The Well-Tempered Ear

Classical music: How do concert pianists practice? Stephen Hough offers tips.

October 19, 2013
2 Comments

By Jacob Stockinger

So much of playing the piano – or any instrument or indeed any performing art -– boils down to practicing. Specifically, that means how to practice correctly, how to practice productively.

practice room and piano

Recently, I blogged about a wonderfully useful story that appeared on NPR’s terrific classical music blogDeceptive Cadence” about 10 tips for successful practicing. (It also some  interesting reader suggestions and tips that you should read.)

Here is a link to that posting:

https://welltempered.wordpress.com/2013/09/07/classical-music-here-are-10-tips-from-npr-on-how-to-improve-your-practicing/

cello practice

From a slightly different perspective, British pianist Stephen Hough (below) more recently blogged about how professional concerts pianists practice. He included some great tips from his own teachers.

Hough_Stephen_color16

Now, Hough is not only a concert pianist but also an exceptional one. In addition, he is an excellent teacher, as I witnessed firsthand several years ago when he gave a master class at the University of Wisconsin School of Music. (At the bottom is a YouTube video of a master class Hough gave on Liszt at the Peabody Conservatory of Music.)

And not for nothing was he the first instrumentalist to receive a MacArthur “genius award.” This multi-talented man – who is openly gay and who converted to Roman Catholicism at 19 — composes music, created a special app for Franz Liszt‘s Sonata in B Minor and writes extremely insightful and intelligent blogs for the Daily Telegraph newspaper and website in the United Kingdom on many different subjects. And he still finds time to be a globe-trotting, award-winning, much-in-demand concert pianist with dozens of recordings to his credit.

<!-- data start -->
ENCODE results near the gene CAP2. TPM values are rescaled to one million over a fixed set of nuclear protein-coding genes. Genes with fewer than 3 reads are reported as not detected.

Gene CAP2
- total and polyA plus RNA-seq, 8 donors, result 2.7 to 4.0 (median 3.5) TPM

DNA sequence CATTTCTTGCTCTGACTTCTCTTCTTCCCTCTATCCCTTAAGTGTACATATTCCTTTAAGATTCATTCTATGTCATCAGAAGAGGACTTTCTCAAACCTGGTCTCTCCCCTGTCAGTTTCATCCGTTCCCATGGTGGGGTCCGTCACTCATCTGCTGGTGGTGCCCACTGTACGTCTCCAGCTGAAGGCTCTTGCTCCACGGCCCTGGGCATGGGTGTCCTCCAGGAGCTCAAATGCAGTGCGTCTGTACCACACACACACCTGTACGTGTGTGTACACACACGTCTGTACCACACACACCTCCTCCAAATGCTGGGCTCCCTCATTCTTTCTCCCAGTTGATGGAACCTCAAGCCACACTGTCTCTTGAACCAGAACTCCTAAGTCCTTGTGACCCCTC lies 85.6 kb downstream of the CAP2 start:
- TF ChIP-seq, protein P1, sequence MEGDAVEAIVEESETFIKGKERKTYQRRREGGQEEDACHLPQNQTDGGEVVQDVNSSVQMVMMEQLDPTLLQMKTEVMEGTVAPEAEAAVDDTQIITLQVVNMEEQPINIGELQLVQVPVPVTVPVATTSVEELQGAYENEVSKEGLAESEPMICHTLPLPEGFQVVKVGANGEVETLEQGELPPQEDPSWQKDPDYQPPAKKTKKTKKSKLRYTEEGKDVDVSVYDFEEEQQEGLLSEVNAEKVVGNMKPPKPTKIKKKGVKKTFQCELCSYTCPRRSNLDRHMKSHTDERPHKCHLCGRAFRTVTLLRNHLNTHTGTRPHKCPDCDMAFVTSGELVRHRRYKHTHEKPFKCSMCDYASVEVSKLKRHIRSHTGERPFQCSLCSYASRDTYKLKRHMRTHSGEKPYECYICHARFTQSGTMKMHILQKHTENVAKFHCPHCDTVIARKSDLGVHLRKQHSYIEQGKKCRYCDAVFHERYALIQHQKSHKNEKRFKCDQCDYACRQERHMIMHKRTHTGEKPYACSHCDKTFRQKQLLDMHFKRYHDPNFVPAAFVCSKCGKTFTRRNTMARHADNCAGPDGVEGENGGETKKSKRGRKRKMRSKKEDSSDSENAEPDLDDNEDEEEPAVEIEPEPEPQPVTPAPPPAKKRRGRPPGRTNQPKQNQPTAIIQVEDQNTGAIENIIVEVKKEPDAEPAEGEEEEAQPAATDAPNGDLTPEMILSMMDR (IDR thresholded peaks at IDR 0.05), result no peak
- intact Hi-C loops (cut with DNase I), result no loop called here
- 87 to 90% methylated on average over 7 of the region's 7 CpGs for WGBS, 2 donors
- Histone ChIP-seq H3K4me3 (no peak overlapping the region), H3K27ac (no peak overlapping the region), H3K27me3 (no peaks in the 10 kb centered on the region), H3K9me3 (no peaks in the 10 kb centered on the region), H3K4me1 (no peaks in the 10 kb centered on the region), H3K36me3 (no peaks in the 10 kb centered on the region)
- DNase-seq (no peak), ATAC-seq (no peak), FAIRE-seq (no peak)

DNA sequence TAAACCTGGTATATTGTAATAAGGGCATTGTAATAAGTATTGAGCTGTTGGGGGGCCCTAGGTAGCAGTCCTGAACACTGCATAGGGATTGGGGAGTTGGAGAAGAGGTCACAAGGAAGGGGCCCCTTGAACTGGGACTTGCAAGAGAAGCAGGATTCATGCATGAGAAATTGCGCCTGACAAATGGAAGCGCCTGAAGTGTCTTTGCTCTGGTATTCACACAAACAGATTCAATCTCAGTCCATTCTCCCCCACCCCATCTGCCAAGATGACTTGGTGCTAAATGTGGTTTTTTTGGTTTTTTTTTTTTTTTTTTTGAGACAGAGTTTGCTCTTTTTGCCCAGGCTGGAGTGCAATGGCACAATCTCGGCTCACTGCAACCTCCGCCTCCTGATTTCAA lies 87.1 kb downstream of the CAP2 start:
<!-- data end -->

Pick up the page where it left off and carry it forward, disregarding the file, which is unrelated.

hough

So here is a recent entry that of Hough’s talking about the DO’s and DON’Ts of how professional concert pianists – with limited time for practicing – go about the tricky but absolutely vital business of practicing.

It is an article that Hough wrote for the November/December issue of International Piano magazine. And it adds to the many other blog posts he has done about learning how to play the piano. (You can use a search engine o his site to check out other ones.)

The Ear hopes you find it as helpful and engaging as he did:

Here is a link:

http://blogs.telegraph.co.uk/culture/stephenhough/100070997/the-practice-of-practising/

Do you have any practicing suggestions?

The Ear want to hear.